Jun 12, 2012
kosmo - See all 759 of my articles
47% of Americans pay no income tax, according to many sources. Is this really true? Let’s take a look.
First of all, I’m going to present IRS data, so I’m limited to the information from tax returns. According to the 2010 US census the population of the United States was around 308.75 million people. The number of exemptions claimed on 2009 tax returns (the most current data available from the IRS) was 283.8 million. In other words, 25 million people – about 8% of the population – don’t appear anywhere on tax returns.
Who are these 25 million people? They could be people dodging taxes. They could be people who have paid their share of taxes in their lifetime (retired) or will pay their fair share at a later stage in their life (students). These may even be people who paid some amount of income tax during the year but aren’t filing for a refund (yes, this does happen).
Let’s work with the numbers we have from the IRS. Of the 140 million tax returns filed for the 2009 tax year, just over 58% paid taxes. So this means 42% of the people in this group didn’t pay taxes, right?
It means that 42% of the returns didn’t have any tax liability. What’s the difference?
Let’s walk through this example:
- Sam makes $3000 from his summer job and has no tax liability.
- Danielle and Thomas have three children: Mark, Lindsey, and William. They have tax liability of $150,000.
Looking at this example, what percent of people aren’t paying taxes? Is it fair to say 50? 50% of the tax returns (1 out of 2) have tax liability. Is it 33% (1 of the 3 adults aren’t paying taxes?). Is it 17% (1 of the 6 Americans aren’t paying taxes?) The people who are simply looking at the number of tax returns with taxes paid are going to say 50%. Is that right or wrong? I’ll let you decide.
If you choose 33% or 17%, let’s dig a bit deeper. Take a look on my article regarding how many people make more than $250,000. You’ll notice an correlation between number of exemptions (essentially household size) and income. The lowest income levels have the lowest number of exemptions (1.01), with this increasing until it plateaus around 3 in the $500,000 – $1,000,000 range.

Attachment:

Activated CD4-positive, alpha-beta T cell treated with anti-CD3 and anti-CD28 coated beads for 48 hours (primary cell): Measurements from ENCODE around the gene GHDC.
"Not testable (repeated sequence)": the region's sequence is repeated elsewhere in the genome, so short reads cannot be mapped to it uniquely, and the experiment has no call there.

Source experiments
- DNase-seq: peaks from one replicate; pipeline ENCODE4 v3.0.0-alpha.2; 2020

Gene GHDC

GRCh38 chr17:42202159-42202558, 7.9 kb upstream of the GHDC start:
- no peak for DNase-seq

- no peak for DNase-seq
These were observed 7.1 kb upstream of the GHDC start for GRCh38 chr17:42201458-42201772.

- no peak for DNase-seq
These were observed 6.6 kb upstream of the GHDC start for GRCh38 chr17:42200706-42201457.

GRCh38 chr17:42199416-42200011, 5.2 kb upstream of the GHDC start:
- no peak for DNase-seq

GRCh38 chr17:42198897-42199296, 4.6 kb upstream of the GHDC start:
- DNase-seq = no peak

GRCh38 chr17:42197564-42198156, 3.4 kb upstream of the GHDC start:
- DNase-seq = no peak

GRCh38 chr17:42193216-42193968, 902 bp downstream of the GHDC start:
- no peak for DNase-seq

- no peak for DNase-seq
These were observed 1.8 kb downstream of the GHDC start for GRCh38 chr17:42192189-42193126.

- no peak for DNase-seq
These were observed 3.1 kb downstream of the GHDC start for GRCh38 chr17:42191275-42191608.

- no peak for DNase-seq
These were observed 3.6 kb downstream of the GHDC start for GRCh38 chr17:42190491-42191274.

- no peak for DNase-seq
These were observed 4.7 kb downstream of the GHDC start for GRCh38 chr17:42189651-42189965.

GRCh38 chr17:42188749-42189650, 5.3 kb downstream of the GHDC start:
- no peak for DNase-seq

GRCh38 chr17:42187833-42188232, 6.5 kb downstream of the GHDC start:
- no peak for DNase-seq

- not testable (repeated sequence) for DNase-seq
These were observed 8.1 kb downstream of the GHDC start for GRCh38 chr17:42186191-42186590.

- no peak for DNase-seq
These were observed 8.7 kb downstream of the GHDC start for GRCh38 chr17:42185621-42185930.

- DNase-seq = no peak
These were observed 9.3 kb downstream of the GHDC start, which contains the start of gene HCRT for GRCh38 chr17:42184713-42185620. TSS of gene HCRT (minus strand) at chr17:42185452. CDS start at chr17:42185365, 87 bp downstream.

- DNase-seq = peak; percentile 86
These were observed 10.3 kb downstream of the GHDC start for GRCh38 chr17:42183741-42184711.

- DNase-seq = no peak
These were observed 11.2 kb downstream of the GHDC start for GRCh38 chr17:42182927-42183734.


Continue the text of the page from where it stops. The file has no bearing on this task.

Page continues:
There’s also a correlation between income level and likelihood of owing income tax. Less than 3% of tax returns with under $5000 in adjusted gross income owed any taxes, building to 77%+ in the $40,000 – $50,000 range and near 99% by the time we reach the $100,000+ range.
What’s my point? Let’s look at an extreme example. A million tax returns in the sub-$5000 range represent 1,010,000 Americans (1.01 exemptions per return). A million tax returns in the $500,000 – $1,000,000 range represent 3,050,000 people (3.05 exemption per return). Let’s take a sample of a million returns from each of these groups. Let’s further say that all one million returns in the $500,000 – $1,000,000 group have taxes owed and 160,000 returns in the sub $5000 group have taxes owed. That means that 1,160,000 / 2,000,000 – or 58% – of the returns have tax liability. However, these returns represent 3,211,600 or the 4,150,000 people – in excess of 77%. The basic mathematical concept here is weighted average.
An extreme example, yes. However, it does illustrate a valid point. The 42% of tax returns with no liability is going to represent less than 42% of the 283.75 million people covered by these returns.
Just want the data? Here it is!
Source: http://www.irs.gov/pub/irs-soi/09in11si.xls (compare column 6 to column 1)
|No adjusted gross income||2,511,925||N/A|
|$1 – $5,000||10,447,635||2.93%|
|$5,000 – $10,000||12,220,335||15.54%|
|$10,000 – $15,000||12,444,512||23.17%|
|$15,000 – $20,000||11,400,228||42.69%|
|$20,000 – $25,000||10,033,887||46.21%|
|$25,000 – $30,000||8,662,392||53.15%|
|$30,000 – $40,000||14,371,647||66.71%|
|$40,000 – $50,000||10,796,412||77.62%|
|$50,000 – $75,000||18,694,893||87.99%|
|$75,000 – $100,000||11,463,725||95.81%|
|$100,000 – $200,000||13,522,048||98.88%|
|$200,000 – $500,000||3,195,039||99.38%|
|$500,000 – $1,000,000||492,568||99.18%|
|$1,000,000 – $1,500,000||108,096||99.05%|
|$1,500,000 – $2,000,000||44,273||99.06%|
|$2,000,000 – $5,000,000||61,918||99.09%|
|$5,000,000 – $10,000,000||14,322||99.06%|
|$10,000,000 or more||8,274||98.86%|
Other tax articles by Kosmo
Share this article via email Kosmo is the founder of The Soap Boxers and writes on a variety of topics. Many of his short stories have been collected into Kindle books. Like this site? Subscribe via RSS, Subscribe via Email, or Follow us on Twitter or Facebook. The permanent URL for this article is: